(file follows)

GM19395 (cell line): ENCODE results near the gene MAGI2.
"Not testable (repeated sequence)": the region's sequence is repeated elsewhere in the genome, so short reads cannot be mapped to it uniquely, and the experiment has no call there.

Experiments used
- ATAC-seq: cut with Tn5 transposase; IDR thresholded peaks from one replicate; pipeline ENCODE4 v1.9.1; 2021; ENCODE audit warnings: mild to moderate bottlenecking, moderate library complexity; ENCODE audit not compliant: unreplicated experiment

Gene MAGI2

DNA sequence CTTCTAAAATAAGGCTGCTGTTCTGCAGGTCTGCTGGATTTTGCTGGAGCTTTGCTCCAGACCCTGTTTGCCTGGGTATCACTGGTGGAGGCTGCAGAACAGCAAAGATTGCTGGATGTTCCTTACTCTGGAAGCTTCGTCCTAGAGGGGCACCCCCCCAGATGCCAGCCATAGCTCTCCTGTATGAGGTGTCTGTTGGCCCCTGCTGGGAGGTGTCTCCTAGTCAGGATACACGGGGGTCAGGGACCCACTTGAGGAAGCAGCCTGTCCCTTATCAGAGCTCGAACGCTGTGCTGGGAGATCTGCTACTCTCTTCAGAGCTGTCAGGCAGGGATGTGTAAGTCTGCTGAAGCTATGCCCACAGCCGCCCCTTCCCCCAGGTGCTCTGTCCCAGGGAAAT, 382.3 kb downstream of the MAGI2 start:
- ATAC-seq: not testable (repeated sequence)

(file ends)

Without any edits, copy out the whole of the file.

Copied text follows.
GM19395 (cell line): ENCODE results near the gene MAGI2.
"Not testable (repeated sequence)": the region's sequence is repeated elsewhere in the genome, so short reads cannot be mapped to it uniquely, and the experiment has no call there.

Experiments used
- ATAC-seq: cut with Tn5 transposase; IDR thresholded peaks from one replicate; pipeline ENCODE4 v1.9.1; 2021; ENCODE audit warnings: mild to moderate bottlenecking, moderate library complexity; ENCODE audit not compliant: unreplicated experiment

Gene MAGI2

DNA sequence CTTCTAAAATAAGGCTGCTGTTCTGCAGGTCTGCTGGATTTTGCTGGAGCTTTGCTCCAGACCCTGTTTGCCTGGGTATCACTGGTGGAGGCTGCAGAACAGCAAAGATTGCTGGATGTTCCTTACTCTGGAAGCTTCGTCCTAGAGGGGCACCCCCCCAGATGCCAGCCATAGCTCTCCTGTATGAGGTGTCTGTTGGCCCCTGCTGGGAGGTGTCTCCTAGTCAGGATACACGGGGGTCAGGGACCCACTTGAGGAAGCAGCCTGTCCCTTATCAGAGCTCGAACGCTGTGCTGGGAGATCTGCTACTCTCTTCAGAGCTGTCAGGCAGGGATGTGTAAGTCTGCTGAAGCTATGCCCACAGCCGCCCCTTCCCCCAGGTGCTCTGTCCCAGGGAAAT, 382.3 kb downstream of the MAGI2 start:
- ATAC-seq: not testable (repeated sequence)